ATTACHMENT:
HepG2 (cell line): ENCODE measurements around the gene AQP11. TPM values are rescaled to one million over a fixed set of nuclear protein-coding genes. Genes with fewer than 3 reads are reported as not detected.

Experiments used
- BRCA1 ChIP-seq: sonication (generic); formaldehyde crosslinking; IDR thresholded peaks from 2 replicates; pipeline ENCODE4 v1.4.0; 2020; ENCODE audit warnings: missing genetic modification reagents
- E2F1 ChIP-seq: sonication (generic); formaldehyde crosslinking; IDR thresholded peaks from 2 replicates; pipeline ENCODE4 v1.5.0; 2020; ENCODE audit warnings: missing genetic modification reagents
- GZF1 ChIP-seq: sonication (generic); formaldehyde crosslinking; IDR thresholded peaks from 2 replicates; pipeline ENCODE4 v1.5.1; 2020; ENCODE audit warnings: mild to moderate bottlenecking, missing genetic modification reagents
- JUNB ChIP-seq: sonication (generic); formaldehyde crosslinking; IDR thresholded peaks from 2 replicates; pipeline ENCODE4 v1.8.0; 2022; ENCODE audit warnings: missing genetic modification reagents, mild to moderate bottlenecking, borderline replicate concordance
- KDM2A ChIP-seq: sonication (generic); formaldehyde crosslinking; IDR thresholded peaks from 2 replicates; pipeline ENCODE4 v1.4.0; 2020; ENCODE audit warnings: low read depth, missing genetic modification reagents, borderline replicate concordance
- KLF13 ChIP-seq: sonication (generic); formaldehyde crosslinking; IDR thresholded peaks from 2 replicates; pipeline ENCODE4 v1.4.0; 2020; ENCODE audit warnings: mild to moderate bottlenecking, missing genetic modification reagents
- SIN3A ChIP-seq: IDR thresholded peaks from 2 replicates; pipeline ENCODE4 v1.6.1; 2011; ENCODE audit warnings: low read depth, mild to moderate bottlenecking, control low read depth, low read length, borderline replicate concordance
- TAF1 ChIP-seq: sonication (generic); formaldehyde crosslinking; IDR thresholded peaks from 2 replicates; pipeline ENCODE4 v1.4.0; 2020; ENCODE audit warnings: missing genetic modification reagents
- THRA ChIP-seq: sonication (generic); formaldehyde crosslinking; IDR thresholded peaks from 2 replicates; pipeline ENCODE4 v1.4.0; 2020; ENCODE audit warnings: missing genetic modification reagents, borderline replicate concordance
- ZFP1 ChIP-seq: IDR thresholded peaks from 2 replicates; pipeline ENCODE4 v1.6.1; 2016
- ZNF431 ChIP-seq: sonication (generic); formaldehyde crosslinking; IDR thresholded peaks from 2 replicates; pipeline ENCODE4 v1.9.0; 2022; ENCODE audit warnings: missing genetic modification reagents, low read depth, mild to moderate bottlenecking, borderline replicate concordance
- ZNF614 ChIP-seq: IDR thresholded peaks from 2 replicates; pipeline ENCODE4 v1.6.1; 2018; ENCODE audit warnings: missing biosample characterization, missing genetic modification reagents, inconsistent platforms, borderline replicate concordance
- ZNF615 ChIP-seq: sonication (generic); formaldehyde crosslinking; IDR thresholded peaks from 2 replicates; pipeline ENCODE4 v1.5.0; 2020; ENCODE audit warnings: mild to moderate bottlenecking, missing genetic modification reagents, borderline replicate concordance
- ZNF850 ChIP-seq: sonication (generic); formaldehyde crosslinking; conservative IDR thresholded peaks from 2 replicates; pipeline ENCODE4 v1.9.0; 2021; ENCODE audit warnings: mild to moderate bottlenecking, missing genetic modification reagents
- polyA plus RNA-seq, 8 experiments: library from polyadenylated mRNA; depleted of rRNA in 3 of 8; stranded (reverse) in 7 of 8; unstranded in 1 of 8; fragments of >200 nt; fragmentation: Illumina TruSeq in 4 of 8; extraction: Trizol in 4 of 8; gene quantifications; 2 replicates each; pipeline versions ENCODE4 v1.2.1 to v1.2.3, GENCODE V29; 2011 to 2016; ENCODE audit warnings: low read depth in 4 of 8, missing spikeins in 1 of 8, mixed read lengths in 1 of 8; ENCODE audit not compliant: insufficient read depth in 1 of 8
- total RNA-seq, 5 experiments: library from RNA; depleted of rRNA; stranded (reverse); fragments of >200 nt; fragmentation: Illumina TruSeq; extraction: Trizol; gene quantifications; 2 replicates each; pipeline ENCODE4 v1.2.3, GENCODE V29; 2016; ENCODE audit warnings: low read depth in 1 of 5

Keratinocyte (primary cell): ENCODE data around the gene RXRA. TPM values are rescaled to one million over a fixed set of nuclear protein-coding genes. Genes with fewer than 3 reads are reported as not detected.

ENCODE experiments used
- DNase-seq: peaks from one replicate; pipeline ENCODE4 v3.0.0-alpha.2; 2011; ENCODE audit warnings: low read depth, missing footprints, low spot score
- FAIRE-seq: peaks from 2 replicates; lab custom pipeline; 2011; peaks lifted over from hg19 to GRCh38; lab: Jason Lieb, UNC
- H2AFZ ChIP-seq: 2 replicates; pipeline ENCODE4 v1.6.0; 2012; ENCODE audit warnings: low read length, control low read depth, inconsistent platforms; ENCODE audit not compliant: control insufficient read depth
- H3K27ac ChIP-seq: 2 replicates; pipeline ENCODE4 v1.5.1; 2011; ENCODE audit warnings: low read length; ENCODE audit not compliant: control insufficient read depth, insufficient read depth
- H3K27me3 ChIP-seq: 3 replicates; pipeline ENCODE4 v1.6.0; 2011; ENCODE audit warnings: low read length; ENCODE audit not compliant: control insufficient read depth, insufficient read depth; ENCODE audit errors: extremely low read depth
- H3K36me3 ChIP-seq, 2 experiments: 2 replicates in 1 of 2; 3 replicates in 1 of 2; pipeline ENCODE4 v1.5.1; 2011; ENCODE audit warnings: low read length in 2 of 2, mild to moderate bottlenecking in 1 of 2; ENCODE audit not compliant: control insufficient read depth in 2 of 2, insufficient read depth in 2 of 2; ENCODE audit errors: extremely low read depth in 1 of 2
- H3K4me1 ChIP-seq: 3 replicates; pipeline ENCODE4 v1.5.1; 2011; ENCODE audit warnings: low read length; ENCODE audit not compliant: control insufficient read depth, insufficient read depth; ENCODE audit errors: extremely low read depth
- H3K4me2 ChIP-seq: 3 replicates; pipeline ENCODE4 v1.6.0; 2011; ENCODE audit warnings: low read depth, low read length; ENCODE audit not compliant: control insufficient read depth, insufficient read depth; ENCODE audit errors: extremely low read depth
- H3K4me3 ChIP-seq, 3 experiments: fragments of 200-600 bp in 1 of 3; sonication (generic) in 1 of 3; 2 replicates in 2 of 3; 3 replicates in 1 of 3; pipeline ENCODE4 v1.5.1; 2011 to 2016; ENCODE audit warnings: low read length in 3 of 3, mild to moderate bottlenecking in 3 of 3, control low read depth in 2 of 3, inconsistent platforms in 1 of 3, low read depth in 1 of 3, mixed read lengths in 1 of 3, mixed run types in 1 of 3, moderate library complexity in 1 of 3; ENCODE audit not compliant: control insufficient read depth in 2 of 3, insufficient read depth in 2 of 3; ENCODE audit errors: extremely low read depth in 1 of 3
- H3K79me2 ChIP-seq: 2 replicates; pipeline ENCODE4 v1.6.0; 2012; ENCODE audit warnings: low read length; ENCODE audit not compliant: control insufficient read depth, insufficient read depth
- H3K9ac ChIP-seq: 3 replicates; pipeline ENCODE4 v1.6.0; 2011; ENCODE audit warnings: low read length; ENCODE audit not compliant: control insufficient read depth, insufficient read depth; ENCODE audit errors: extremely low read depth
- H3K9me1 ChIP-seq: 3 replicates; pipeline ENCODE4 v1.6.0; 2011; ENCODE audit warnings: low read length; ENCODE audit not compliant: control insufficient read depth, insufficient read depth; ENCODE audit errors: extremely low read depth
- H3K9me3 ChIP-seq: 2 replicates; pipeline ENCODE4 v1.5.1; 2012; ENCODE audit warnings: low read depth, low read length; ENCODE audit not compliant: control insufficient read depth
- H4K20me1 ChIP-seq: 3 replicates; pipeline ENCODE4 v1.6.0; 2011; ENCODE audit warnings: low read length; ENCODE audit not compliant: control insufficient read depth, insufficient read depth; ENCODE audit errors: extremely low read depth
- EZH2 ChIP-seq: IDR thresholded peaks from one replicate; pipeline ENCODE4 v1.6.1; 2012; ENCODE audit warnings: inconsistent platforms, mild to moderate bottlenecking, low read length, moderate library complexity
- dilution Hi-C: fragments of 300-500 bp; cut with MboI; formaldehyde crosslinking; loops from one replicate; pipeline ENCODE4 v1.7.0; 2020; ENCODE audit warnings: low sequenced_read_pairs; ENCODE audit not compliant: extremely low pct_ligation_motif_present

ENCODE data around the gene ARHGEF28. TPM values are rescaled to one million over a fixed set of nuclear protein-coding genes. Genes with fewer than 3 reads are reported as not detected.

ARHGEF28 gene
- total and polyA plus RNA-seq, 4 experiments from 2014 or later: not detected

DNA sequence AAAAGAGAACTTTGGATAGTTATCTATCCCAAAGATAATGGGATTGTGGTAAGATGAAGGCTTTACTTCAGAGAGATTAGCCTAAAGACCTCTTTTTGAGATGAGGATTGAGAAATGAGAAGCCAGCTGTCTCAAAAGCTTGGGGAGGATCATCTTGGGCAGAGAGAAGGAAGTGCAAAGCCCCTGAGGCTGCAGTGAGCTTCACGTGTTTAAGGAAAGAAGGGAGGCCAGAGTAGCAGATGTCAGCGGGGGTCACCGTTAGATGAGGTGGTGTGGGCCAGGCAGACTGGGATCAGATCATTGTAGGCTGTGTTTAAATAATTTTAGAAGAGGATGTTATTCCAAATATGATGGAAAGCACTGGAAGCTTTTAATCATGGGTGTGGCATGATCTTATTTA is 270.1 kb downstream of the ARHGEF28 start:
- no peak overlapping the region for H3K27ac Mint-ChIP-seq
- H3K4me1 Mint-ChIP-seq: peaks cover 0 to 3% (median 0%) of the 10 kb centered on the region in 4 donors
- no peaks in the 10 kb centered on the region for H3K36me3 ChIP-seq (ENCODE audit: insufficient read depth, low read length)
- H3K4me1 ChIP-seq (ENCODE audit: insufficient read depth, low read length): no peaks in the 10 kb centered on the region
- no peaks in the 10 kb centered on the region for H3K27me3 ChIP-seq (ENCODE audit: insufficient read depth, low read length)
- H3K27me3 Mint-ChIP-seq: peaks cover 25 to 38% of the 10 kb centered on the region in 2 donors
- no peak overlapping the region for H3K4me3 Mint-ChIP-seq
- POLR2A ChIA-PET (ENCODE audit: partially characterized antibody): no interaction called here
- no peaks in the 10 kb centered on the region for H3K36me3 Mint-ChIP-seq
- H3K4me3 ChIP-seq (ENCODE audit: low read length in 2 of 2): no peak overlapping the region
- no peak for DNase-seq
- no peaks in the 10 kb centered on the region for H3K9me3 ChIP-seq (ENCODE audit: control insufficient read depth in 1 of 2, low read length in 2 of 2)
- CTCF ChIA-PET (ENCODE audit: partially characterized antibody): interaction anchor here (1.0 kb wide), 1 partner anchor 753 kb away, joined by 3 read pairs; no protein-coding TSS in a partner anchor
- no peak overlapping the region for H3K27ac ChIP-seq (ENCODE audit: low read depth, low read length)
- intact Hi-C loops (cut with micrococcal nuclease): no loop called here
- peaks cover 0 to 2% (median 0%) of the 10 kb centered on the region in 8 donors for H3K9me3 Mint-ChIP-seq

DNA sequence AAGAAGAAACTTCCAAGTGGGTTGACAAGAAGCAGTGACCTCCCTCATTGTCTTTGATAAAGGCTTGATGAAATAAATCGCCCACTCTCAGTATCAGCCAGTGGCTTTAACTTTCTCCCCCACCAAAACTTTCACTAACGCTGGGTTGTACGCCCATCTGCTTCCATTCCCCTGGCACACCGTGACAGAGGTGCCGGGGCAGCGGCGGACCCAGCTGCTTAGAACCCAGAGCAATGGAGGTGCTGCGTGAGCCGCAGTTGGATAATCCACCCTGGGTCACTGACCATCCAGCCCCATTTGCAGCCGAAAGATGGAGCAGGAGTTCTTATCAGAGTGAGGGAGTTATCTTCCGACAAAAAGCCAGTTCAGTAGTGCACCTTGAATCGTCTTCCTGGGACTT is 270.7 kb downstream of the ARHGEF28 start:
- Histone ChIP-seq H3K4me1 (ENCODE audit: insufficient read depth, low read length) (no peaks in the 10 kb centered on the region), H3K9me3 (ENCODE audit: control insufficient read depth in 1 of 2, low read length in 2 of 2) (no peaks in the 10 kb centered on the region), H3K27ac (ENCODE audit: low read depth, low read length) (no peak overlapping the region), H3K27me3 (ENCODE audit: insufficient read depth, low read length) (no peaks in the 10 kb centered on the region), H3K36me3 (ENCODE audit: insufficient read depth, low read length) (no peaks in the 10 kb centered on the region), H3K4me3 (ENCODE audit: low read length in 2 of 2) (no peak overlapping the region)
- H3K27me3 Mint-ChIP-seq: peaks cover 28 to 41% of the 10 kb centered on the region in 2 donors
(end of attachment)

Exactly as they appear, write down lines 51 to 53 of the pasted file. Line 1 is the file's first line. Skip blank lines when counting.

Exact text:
- no peak for DNase-seq
- no peaks in the 10 kb centered on the region for H3K9me3 ChIP-seq (ENCODE audit: control insufficient read depth in 1 of 2, low read length in 2 of 2)
- CTCF ChIA-PET (ENCODE audit: partially characterized antibody): interaction anchor here (1.0 kb wide), 1 partner anchor 753 kb away, joined by 3 read pairs; no protein-coding TSS in a partner anchor